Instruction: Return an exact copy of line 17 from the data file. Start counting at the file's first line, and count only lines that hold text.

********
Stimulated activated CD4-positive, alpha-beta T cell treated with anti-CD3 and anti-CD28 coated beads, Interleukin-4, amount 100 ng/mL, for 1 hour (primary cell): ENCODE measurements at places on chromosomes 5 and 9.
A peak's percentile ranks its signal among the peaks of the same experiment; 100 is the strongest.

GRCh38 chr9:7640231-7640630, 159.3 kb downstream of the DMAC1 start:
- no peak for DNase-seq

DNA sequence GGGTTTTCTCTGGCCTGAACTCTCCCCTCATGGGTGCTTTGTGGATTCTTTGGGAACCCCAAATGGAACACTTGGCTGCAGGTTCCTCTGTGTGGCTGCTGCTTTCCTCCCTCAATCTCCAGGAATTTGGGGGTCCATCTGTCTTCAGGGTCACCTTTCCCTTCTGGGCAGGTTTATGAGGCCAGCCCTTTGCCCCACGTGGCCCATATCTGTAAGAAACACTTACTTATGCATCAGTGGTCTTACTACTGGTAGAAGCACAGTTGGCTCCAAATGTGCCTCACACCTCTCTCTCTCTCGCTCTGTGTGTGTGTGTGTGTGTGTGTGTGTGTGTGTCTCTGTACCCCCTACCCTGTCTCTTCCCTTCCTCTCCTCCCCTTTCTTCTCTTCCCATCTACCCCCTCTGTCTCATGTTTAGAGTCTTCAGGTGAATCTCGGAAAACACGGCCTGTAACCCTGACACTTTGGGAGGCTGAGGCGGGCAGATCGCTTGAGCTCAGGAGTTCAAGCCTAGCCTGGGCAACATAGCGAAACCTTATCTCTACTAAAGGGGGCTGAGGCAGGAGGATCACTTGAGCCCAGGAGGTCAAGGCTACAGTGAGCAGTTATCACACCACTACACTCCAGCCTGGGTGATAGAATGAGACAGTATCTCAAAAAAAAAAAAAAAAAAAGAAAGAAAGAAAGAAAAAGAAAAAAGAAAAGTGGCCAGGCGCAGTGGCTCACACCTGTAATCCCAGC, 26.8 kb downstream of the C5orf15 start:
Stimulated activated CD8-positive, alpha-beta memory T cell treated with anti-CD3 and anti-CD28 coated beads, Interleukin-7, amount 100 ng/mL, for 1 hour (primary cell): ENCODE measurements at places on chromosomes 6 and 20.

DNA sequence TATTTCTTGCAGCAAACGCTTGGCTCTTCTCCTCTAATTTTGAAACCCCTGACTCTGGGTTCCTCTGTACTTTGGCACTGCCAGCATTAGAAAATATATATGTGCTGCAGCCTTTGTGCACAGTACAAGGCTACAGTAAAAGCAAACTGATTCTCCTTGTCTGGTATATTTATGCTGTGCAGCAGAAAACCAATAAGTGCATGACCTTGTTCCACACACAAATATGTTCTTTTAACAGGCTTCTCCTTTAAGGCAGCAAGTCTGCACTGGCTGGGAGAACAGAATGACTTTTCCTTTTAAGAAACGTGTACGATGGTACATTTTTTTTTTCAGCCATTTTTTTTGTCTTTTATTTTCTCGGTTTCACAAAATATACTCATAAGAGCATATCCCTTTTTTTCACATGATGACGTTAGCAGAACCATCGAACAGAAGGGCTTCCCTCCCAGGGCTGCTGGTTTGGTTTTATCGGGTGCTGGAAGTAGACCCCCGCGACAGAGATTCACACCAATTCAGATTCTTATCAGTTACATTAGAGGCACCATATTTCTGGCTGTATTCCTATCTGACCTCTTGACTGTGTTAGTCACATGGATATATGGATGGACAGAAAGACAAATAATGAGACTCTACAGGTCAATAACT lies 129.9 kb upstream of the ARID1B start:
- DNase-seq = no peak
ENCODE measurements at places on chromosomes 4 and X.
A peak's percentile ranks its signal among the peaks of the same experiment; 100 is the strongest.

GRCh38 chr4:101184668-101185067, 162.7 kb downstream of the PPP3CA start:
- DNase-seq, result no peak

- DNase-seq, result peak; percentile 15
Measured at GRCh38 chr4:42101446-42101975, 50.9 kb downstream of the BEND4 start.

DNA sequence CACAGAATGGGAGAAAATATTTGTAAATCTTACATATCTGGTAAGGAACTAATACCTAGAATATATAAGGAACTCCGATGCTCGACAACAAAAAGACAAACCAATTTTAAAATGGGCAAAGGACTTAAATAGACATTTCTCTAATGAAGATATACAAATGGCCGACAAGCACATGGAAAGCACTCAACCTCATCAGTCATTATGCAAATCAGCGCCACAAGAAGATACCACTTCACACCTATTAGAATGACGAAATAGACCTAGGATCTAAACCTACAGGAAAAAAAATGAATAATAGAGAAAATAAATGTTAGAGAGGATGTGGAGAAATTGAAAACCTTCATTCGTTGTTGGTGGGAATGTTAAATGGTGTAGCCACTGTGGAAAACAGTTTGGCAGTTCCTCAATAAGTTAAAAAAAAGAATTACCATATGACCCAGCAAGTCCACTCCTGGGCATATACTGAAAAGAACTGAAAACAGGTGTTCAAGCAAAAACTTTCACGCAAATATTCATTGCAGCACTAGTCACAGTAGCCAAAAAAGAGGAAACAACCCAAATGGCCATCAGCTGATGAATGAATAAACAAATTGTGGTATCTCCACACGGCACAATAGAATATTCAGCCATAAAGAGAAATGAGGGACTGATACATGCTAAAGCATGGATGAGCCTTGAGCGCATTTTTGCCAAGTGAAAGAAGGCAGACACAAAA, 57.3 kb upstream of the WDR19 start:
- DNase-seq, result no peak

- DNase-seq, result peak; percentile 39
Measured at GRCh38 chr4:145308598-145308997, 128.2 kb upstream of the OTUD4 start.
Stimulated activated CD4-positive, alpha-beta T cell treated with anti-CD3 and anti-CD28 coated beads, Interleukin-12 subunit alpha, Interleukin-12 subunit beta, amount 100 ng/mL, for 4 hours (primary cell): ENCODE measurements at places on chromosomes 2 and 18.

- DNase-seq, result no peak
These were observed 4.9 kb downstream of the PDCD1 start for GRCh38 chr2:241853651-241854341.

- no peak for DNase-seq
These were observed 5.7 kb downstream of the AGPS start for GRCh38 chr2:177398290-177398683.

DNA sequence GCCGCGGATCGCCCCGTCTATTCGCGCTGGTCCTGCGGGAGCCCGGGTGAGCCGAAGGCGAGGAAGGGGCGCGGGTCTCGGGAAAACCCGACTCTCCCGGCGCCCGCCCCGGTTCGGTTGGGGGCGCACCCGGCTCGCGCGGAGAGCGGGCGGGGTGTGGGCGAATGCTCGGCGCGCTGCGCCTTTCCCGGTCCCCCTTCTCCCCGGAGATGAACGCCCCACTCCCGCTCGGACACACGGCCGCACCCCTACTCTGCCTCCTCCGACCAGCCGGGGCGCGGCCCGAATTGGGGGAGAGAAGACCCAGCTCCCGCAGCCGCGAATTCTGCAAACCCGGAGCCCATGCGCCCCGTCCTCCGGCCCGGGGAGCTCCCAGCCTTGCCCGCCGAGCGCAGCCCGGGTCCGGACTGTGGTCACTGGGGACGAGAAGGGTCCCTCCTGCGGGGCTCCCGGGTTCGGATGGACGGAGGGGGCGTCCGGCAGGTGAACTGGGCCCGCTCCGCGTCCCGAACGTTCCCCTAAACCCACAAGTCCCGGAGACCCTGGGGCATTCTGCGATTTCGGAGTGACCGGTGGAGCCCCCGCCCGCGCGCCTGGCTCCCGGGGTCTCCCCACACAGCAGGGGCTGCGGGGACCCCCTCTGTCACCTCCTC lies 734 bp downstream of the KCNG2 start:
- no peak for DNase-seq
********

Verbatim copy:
- DNase-seq, result peak; percentile 39